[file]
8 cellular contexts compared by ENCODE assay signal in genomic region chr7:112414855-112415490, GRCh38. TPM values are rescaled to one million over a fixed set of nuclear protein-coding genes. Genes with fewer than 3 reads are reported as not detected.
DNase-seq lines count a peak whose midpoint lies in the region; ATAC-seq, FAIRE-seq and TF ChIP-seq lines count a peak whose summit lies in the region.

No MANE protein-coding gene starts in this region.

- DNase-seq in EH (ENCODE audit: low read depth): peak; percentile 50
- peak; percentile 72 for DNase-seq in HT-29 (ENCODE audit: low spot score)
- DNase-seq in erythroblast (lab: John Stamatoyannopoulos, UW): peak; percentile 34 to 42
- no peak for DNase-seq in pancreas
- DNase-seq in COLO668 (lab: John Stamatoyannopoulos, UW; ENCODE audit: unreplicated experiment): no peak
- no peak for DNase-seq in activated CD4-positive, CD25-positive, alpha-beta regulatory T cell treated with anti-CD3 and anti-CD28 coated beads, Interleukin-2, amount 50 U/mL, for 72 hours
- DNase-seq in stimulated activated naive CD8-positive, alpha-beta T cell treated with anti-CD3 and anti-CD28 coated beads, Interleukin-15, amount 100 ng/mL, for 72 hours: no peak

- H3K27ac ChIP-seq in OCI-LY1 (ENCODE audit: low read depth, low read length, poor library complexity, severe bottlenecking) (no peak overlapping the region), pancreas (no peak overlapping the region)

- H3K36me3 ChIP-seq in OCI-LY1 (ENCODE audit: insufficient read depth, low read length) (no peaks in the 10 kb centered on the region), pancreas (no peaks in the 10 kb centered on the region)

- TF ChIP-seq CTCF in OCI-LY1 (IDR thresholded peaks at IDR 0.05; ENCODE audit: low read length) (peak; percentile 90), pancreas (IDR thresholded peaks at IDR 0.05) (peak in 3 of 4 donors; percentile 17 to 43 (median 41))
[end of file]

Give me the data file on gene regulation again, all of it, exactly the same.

8 cellular contexts compared by ENCODE assay signal in genomic region chr7:112414855-112415490, GRCh38. TPM values are rescaled to one million over a fixed set of nuclear protein-coding genes. Genes with fewer than 3 reads are reported as not detected.
DNase-seq lines count a peak whose midpoint lies in the region; ATAC-seq, FAIRE-seq and TF ChIP-seq lines count a peak whose summit lies in the region.

No MANE protein-coding gene starts in this region.

- DNase-seq in EH (ENCODE audit: low read depth): peak; percentile 50
- peak; percentile 72 for DNase-seq in HT-29 (ENCODE audit: low spot score)
- DNase-seq in erythroblast (lab: John Stamatoyannopoulos, UW): peak; percentile 34 to 42
- no peak for DNase-seq in pancreas
- DNase-seq in COLO668 (lab: John Stamatoyannopoulos, UW; ENCODE audit: unreplicated experiment): no peak
- no peak for DNase-seq in activated CD4-positive, CD25-positive, alpha-beta regulatory T cell treated with anti-CD3 and anti-CD28 coated beads, Interleukin-2, amount 50 U/mL, for 72 hours
- DNase-seq in stimulated activated naive CD8-positive, alpha-beta T cell treated with anti-CD3 and anti-CD28 coated beads, Interleukin-15, amount 100 ng/mL, for 72 hours: no peak

- H3K27ac ChIP-seq in OCI-LY1 (ENCODE audit: low read depth, low read length, poor library complexity, severe bottlenecking) (no peak overlapping the region), pancreas (no peak overlapping the region)

- H3K36me3 ChIP-seq in OCI-LY1 (ENCODE audit: insufficient read depth, low read length) (no peaks in the 10 kb centered on the region), pancreas (no peaks in the 10 kb centered on the region)

- TF ChIP-seq CTCF in OCI-LY1 (IDR thresholded peaks at IDR 0.05; ENCODE audit: low read length) (peak; percentile 90), pancreas (IDR thresholded peaks at IDR 0.05) (peak in 3 of 4 donors; percentile 17 to 43 (median 41))